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Inaugural Post: Dangers of False Hope

April 1, 2010

Welcome former readers of Jared’s Political Newsletter! I thought I’d kick off the blog with an oldie, but goodie – the last post from the old newsletter at the time of the 2008 election. I’m pretty happy about how it stands up a year later and given some or your angry responses to it at the time, feel free to write and apologize 🙂 Enjoy!

Dangers of False Hope

Yes, I know graduate school has killed off this newsletter for almost two years now, but still I have your email addresses! I still have hopes of transmuting it into a blog at some point in the future. When that will be, I don’t know.

In the meantime, I thought I might share some thoughts about the election tomorrow (warning: Obama fans continue reading at your own peril). There has been much ado regarding this election: the first viable woman candidate, the rise of a black candidate (with a Muslim name), the McCain comeback in the primaries, and the emergence of the Alaskan, misogynist, half-wit known as Sarah Palin. As if these political developments were not interesting enough, we’ve seen the largest financial meltdown since the Great Depression (soon to be known as GD1) unfold during the heart of the election season. All of this is very exciting (way more exciting than my life in graduate school, that’s for sure), but it seems to me in the midst of this Bacchanalia many on the Left are confused and about what this election means (or doesn’t mean).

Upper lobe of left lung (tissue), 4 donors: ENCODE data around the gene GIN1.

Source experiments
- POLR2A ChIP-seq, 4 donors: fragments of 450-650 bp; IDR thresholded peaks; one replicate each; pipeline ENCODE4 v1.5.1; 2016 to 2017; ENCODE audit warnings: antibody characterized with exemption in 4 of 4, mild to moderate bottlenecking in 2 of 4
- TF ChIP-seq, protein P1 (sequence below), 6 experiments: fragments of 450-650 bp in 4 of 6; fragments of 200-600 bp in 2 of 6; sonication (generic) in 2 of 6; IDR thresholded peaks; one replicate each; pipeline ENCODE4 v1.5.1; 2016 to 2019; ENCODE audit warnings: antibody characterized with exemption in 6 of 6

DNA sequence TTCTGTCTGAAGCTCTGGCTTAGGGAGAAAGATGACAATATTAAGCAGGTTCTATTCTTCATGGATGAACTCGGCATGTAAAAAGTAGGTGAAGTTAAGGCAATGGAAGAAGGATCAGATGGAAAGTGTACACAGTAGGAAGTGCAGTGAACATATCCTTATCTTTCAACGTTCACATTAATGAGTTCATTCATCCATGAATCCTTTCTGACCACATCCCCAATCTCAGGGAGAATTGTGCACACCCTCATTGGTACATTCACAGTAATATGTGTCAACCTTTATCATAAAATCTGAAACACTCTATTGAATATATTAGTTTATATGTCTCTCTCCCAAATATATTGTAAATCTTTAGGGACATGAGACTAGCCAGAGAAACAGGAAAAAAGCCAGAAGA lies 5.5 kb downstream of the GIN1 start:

Let’s first clear up the idea this election is the “most important election of your lives.” Yes, I know liberals love to spew this cute little platitude every four years (hey, wasn’t the last election the most important election in my life??), but to buy into this joke you actually need to believe that something will significantly change depending upon which candidate is elected. We have a one party system. There is a left and right wing of the Corporate or Pro-Business or Special Interests Party of the United States (call it what you like). Many of the Left often get confused about the historical role the Democratic Party has played in US politics over say the last sixty years (I highly suggest hitting the library and checking out titles under the subjects “War in Indochina”, “NAFTA”, “Unions”, “Healthcare”, just to get started). The Democratic Party is not a real vehicle for change in America. It has never been a vehicle for change and it will never be a vehicle for real change. Just because Democrats happen to be a little less racist, misogynist, or xenophobic then their fraternal twins – the Republicans – does not mean that the left should put their faith in them. Just because they have served as an occasional conduit for change initiated from below also does not mean the left should put their faith in them. This analysis cuts both ways – I can hardly see why the conservatives get so scared of the Democrats considering their agendas differ only so slightly (a couple hundred dollars tax break is what your party affiliation is based on? Really?). I do concede that in the culture war against right-wing, anti-rational extremism (in particular the war on women and homosexuals), the Democrats serve some use, but this is only as a buttress. And a little bit of research will show one that the Democrats are not to be relied upon for this fight (plus, other measures can always be taken to ward these developments if need be in this great country of ours).